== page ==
Economic Growth

Video: What are the secrets of economic growth?

Ricardo Hausmann
Founder and Director, Growth Lab, Harvard University
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Economic Progress

Economic Complexity is like a game of Scrabble, says Ricardo Hausmann. The more letters you have, the more words you can make; the more capabilities a country has, the more diverse products it can generate. In this video for the World Economic Forum Hausmann, from the Harvard Kennedy School of Government, uses metaphors and metrics to explain the gap between rich and poor countries.

Click on the video for an in depth analysis, or read key quotes below

On the growing gap between rich and poor

“The secrets of economic growth is the question that Alan Smith started economics with: what’s the origin of the wealth of nations and why are some countries rich and other countries poor? The only thing is that when he wrote “The Wealth of Nations”, the richest country in the world was probably the Netherlands, and was about four times richer than the poorest country of the world. Today the poorest country in the world is probably Malawi, but if I multiplied it by four I now get barely to Haiti. If I multiply Haiti’s income by four, I get to Morocco. If I multiply Morocco’s income by four, I get to Poland. And if I multiply Poland’s income, I get to Canada.”

“So today, the richest countries in the world are about 250 times richer than the poorest countries in the world. You might say well, what’s problem of the difference incomes between countries? It’s not only between countries. Within the same country – with the same exchange rates, same interest rates, same tax regimes etcetera – you have differences in productivity per worker of about a factor of 10. That’s a truly puzzling result.”

On growth and productivity

“People think of technology as essentially being either tools or blueprints. You generate either new machines, new equipment, new tools or new ways of doing things. If you think about technology as the explanation for these humongous difference is in productivity, you have to ask yourself why technology doesn’t diffuse. You can put a machine in a container and ship it round the world, as you can put a blueprint on the web and have it simultaneously anywhere that has Internet access.”

“The problem is that in order to implement technology there is a crucial ingredient that at some stage in the production you will need: “know-how”. You need the ability of the brain to do things, something that the brain must be trained to do it and that takes a long time. The diffusion of that is complicated.”

On knowing how to develop know-how

“In order to get our minds around “know-how”, I’m going to make a stylised comparison between a traditional Inuit – and here is the Inuit engaged in food production, here in housing construction, and here engaged in transportation – to this guy sitting by a computer wearing glasses. Who has more know-how? Well, the guy uses glasses and doesn’t have a clue as to how to make glasses. He has a headset and a computer and doesn’t know how to make those things either.”
“If I put this guy in the Arctic he will either freeze or starve to death, so there is no practical way that you can say that he has more know-how than the Inuit. But it is possible to say that the society to which this guy belongs knows how to do more things than the society that the Inuit belongs to – not because this society is a bunch of geniuses, but because in this society there are some people who know how to make glasses, know how to make headsets or know how to make other things.”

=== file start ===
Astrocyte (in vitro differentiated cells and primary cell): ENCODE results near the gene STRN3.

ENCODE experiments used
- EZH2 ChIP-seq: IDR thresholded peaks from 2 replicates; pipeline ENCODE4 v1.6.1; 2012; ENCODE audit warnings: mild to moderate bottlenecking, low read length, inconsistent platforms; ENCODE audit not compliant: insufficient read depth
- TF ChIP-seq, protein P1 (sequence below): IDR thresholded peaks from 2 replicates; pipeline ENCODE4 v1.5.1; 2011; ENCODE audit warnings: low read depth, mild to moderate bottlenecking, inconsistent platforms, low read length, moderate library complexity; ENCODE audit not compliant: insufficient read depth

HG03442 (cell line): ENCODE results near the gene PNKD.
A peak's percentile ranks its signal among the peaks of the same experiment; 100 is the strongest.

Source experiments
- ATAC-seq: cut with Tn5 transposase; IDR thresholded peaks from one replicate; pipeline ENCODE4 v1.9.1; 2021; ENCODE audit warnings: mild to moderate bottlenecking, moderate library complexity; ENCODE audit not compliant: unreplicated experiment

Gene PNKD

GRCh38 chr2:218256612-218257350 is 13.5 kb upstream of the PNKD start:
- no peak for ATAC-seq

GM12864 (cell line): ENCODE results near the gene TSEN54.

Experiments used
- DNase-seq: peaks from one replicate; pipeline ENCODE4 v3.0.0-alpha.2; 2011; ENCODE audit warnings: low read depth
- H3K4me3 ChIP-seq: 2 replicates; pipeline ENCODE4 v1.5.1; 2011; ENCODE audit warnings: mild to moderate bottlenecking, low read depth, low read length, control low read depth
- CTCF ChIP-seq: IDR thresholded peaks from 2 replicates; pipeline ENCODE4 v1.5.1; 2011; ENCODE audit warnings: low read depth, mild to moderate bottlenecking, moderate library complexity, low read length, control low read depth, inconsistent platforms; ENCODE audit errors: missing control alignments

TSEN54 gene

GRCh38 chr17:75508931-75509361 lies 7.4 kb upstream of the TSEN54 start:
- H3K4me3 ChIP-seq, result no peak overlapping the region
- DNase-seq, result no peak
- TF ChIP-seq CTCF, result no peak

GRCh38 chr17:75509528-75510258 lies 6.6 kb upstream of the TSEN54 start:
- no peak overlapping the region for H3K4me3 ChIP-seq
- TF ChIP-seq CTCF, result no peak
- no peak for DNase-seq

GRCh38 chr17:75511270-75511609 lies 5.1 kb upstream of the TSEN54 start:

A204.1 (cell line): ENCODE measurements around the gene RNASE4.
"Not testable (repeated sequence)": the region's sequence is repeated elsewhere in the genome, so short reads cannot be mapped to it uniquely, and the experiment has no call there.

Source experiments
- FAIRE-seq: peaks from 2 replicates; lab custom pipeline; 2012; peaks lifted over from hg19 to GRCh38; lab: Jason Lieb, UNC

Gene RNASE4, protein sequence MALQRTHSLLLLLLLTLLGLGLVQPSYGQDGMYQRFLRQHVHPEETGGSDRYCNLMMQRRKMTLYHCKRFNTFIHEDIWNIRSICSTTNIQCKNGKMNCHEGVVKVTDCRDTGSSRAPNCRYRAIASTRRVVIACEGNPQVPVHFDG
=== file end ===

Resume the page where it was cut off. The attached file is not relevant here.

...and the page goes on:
“It’s the diffusion of that know-how in society that underpins the capacity to know how to do more things and more complicated things. That doesn’t mean the secret of progress is to have large companies. This is a very big chicken company. But it’s not a very complex company, as if you move workers around not much will happen to the production process. But you cannot do that in an orchestra. Here each worker is contributing a different bit of know-how to the whole. So, as you need the whole set of instruments to make the symphony, it’s not what you know, it’s the network of know-how to which you are connected.”

On Scrabble and connecting capabilities

“So it’s being connected to that network, all these other inputs, that allows someone to mobilise all that know-how and to generate productivity. I am going to redescribe this as the game of Scrabble. In Scrabble you have to make words. You are given letters, so think of words as products, words are services. Think of letters as bits of “Know-how.” In order to make something you have to string the bits of know-how together – the same way that you need the different instruments to make a symphony.”

“If you only have one kind of letter. You’re mostly going to make one kind of word. But if I give you more letters, you get an increasing number of words diversification of what you do and longer words, more complex products. For example the most diverse country in the world is Germany, and there are very few other countries that are able to do the things that Germany is able to do. While the poorest countries in the world make few things and they make things that everybody knows how to make. They make shorter words. So the more letters you have, the more complex words.”

Author: Ricardo Hausmann, a former minister of planning of Venezuela and former Chief Economist of the Inter-American Development Bank, is a Professor of the Practice of Economic Development at Harvard University.

Image: Silhouetted workers walk in front of office. REUTERS/Luke MacGregor. 

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